Written by Dr. Viv Rolfe
The gut is the centre of the body’s universe, (I say this because I’m a physiologist who has been fascinated by it for thirty years). But people’s recognition of the importance of a healthy gut is not new and Ayurveda places emphasis on our agni or “digestive fire” which is responsible for strength and the healthy state of the body. Ayurveda states we need to provide it with the right nourishment to keep it balanced and regular (1).
So how do our digestive fire’s fair today? With the advent of ultra-processed foods and the over-use of pharmaceuticals, what do we know about the impact this is having? The ‘omics’ revolution of recent decades has shed incredible light on our body’s molecules and the intricate relationship between our own cells and the trillions of microbes – fungi, bacteria, viruses – that are harboured within us, including within the gut. These biological sciences include genomics, transcriptomics, proteomics, or metabolomics. They have shown us the importance of the symbiotic relationship between our bodies and our bugs, and the damaging effects that our habits and lifestyles can have. In Ayurvedic terms, the outlook for agni looks rather irregular and possibly even bleak.
The onslaught of modern living
On a daily basis, we are eating more than we did fifty years ago, with calories in the US and Western Europe topping 3,500 kcal per day (2). One underlying factor is greater consumption of high calorie ultra-processed foods. In the UK these are estimated to account for 57% of our total energy intake and provide two thirds of the total free sugars in our diets (3). These foods are processed and can be characteristically sugary or salty to make them more palatable. We all enjoy tucking into burgers or chocolate, and population-based studies have found that consumption of ultra-processed food is associated with almost every chronic disease (4).
The ‘omic’ studies are showing us that these foods alter the balance of our gut microbiota from helpful Bacteroides species that metabolise non-digestible polysaccharides, leading to a loss of healthy bi-products like butyrate. By unbalancing the system this allows less helpful bacteria to occupy niches in the intestine (5). In almost every other instance of our modern lifestyles, we see a similar pattern of dysregulation of our microbiota. Exposing it to environmental pollutants initiates a protective response by the gut that releases inflammatory compounds that damages the gut wall – the delicate single layer of epithelial cells on the inner most surface (6). A commonly used insecticide diazinon disrupted the microbiome in animals for up to 13 weeks following a single dose (7). Multiply that up by the thousands of pesticides used globally (8), even if our agricultural and food systems can adhere to safe levels, the impact on our planetary microbiota – be it the bugs within our soils or our life-giving human and animal microbiomes – is not fully known.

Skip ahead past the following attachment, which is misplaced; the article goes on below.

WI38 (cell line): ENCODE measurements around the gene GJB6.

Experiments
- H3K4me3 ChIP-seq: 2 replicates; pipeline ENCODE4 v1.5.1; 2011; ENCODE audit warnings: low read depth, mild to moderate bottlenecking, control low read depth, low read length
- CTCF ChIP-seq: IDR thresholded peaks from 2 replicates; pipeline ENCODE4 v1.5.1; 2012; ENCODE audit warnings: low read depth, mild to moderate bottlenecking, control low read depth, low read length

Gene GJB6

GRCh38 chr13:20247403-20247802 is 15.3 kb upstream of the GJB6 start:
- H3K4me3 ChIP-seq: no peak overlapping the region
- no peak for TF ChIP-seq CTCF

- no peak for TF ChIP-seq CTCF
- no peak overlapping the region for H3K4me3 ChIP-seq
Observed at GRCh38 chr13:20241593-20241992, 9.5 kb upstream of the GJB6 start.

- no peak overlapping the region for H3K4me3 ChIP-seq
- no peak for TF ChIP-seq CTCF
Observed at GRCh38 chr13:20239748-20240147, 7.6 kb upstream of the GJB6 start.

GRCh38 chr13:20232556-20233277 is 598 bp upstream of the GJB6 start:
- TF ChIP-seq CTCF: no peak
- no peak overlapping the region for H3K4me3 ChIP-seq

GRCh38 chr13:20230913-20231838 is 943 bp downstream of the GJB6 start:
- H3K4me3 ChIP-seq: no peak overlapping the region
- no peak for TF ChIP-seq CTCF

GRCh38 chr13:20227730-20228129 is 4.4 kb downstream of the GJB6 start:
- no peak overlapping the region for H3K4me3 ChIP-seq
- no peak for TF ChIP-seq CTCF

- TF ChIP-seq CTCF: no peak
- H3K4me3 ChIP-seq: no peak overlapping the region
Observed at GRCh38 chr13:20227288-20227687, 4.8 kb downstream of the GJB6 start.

Another area of our modern living that may have a detrimental impact on our microbiomes is our choice of healthcare. In one study, a quarter of commonly used pharmaceuticals were found to prevent the growth of our microbes, potentially adversely affecting our health and also contributing to the risk of antibiotic resistance (9). Antibiotics are known to create competition within microbial communities and upset the balance of mutually beneficial co-habitation (10). Whilst it might be the case that in adults they can recover from a course of antibiotic treatment, in infants there may be lasting changes along with the risk of building the pool of antibiotic-resistance genes in our residing communities (11).
At this half-way point, there is a picture emerging from the research that how we treat our gut through our foods and medicines causes disturbances that can have lasting ill-effects. However, I believe the gut is not called the “little brain” for nothing (from Michael Gershon MD) and it is well poised to offer us help using herbs and spices.
Our gut to the rescue
What we do know is that positive lifestyle changes such as eating more nutritiously can improve health at any stage of life (12). Research is putting the benefits of herbs and spices into the spotlight, with Turmeric increasing beneficial butyrate-producing gut bacteria and other herbs also modifying our microbiota (13). The wide-ranging effects of herbs and spices may reflect the array of polyphenols and plant compounds that we ingest and are consequently metabolised by our bugs.
There is also much more intrigue beyond the gut microbiota. Why is it that our gut walls contain a myriad of receptors for plant-based compounds? I can’t help but think why are they there, and what is their importance? We evolved to eat a diverse plant species that were seasonally available, and this has dwindled in our modern diets. So, can we use herbs and spices to kick-start our physiology again?
Firstly, it is recognised that bitter receptors are located throughout the mouth, throat and gastrointestinal system and enhance digestive processes (increasing secretions and supporting the cardiovascular system in diverting blood flow to the gut). Bitter herbs – ‘bitters’ – like gentian and wormwood have longstanding use as aperitifs as digestive aids (14). Within the gut are also an abundance of cannabinoid receptors which regulate gut function and barrier integrity, located throughout the epithelial cell lining and extensive enteric nervous system (15). Capsaicin which is a plant compound from chilli peppers binds to vanilloid receptors and also stimulates gut function (16). It is suggested that our body’s processes are now at odds with our unhealthy lifestyles. Just as we need vitamins and minerals in our diets, the presence of these receptors suggests that consumption of herbs, spices and green leafy vegetables, might be just as essential to reset our systems.